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Slow JDBC Connection Acquisition

Connecting to any remote system is expensive. JDBC connections are no different, meaning that each time the JDBC connection is created, the application spends time waiting for the connection to be established. Pooling the connections will alleviate but not mitigate the problem.
Allow Plumbr to pin point the exact points in the code which are slow.

How Plumbr will help you

The screenshot above is taken by Plumbr and is exposing the root cause where the user transaction #81087165 trying to access the ThresholdController.setThreshold() service was blocked while waiting for a JDBC connection acquisition. The extract above has exposed the wait of two minutes and 47 seconds.

Plumbr has also exposed that during the last seven days, acquiring connections to the same datasource (jdbc:mysql://backend­node­3.internal:3306/production) has been problematic in 76 occasions.

Plumbr also locates the exact line in source code where the wait time occurred, as seen from the following call stack captured:


Doing so, Plumbr has expose that the datasource acquisition is carried out via LoggingDataSource.getConnection() method, from line 26 through ThresholdDao.getServiceThresholds() line 32 in the business code.

The Solution

Solving the root cause usually involves either of the following solutions:

  • Introducing connection pooling in situations when no connection pools are used. Pooled connections are left connected to the database and can be shared across the different components needing database access. This approach allows to share the cost of connection establishment across all transactions requiring access to the database.
  • Initializing the connections in the pool during application startup. Whenever the pool is not (fully) initialized, first hits to it are equivalent or worse than in situations where there is no connection pool present.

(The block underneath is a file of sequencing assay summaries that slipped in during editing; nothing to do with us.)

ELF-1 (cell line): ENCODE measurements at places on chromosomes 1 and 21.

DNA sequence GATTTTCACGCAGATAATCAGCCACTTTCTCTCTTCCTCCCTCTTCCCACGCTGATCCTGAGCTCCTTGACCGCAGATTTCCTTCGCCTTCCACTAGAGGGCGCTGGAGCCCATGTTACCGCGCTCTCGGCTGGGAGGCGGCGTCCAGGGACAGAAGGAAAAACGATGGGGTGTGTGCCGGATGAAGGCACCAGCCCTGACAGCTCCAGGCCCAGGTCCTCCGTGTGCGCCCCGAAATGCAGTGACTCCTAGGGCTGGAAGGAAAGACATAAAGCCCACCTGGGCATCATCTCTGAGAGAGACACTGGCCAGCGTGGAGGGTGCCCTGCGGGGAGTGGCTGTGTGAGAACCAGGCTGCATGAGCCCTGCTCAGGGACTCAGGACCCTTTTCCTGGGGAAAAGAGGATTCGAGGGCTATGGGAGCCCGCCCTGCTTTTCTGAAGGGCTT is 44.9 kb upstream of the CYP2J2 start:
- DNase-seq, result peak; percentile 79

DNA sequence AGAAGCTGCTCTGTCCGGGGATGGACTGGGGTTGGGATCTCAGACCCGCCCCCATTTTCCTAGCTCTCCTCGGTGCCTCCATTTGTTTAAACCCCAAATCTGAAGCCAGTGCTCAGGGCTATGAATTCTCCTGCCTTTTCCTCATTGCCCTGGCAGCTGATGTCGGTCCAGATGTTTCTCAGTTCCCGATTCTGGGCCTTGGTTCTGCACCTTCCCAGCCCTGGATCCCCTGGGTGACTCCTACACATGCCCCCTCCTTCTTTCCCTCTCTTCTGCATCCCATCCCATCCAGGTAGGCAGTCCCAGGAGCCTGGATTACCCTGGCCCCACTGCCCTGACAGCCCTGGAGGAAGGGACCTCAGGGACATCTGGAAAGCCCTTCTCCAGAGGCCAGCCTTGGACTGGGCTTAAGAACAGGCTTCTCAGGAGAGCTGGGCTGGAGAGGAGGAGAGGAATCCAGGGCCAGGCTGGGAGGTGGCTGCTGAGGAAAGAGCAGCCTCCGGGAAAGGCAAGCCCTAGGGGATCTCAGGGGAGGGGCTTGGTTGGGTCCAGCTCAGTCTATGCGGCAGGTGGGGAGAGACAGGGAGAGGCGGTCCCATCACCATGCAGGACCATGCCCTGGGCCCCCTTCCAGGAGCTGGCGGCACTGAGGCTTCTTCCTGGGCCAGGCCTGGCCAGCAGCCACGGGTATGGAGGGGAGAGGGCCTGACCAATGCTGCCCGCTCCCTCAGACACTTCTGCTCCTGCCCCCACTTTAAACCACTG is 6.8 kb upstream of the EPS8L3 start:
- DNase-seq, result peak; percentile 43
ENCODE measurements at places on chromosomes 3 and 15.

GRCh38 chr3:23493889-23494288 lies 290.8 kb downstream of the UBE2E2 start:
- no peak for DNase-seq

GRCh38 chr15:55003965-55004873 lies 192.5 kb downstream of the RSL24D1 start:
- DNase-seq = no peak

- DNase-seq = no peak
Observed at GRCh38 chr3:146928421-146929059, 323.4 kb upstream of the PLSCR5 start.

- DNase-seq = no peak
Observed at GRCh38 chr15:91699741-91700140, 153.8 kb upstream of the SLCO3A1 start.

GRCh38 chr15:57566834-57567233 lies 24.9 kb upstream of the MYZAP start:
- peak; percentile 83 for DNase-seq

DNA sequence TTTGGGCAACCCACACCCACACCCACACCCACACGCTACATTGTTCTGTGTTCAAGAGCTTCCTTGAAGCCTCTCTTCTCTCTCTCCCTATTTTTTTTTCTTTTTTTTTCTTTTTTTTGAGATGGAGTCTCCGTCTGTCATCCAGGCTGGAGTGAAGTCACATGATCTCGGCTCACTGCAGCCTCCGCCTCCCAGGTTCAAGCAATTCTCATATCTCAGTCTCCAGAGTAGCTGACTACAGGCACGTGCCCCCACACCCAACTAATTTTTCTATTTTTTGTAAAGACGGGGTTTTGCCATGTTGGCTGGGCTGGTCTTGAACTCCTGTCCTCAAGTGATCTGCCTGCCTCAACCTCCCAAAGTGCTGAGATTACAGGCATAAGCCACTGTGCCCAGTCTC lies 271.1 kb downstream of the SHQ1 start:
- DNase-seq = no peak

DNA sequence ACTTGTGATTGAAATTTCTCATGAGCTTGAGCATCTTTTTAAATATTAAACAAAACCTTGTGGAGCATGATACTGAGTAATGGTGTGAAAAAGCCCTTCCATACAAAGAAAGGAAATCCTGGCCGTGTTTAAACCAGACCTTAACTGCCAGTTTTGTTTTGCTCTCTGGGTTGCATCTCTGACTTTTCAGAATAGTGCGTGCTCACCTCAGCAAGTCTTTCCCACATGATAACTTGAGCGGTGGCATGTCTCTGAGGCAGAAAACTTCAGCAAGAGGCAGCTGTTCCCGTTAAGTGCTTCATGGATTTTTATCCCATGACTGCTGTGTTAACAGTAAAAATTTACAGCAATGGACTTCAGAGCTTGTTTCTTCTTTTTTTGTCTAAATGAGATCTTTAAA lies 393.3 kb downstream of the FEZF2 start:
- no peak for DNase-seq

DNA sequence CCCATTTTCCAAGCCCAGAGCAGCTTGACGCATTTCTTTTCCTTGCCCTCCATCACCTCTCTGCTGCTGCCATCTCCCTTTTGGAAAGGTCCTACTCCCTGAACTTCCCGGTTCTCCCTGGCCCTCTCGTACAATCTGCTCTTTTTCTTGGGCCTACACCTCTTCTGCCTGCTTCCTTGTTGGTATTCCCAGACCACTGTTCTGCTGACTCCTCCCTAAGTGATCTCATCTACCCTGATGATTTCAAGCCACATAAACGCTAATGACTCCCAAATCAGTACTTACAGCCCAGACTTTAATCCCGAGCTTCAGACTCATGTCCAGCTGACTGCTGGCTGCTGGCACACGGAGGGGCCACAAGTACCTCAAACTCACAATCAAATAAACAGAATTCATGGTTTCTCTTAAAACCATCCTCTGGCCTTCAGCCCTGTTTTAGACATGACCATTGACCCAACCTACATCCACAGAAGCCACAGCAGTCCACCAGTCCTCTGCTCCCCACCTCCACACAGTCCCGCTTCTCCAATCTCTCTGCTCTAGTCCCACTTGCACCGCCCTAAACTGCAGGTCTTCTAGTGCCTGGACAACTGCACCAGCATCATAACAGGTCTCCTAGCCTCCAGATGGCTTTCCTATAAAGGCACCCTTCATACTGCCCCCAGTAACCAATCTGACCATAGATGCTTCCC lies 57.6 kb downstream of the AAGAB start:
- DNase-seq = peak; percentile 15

• Optimizing or removing test queries from the pool to check whether the connection has not become stale. Often the pool implementations test the connections before handing it off to the requesting thread. In certain conditions the test queries can end up taking longer than the actual query.
  • Extending the size of connections in the pool. In cases where all the available connections from the pool are already used, you can consider whether or not adding more connections to the pool can be a solution.
  • Getting rid of connection leaks. If connection is not closed, the connection pool does not know that the connection is no longer being used by the borrower thread. In such case, the connection pool will consider this connection to still be in use.
  • Last and most expensive solution requires optimizing the queries being used the most by the connections. If the threads get responses from connections faster, connections are faster returned to the pool, thus increasing the ratio of available connections in the pool.

In our example above we got away by increasing the pool capacity by 10% and solved the issue for now.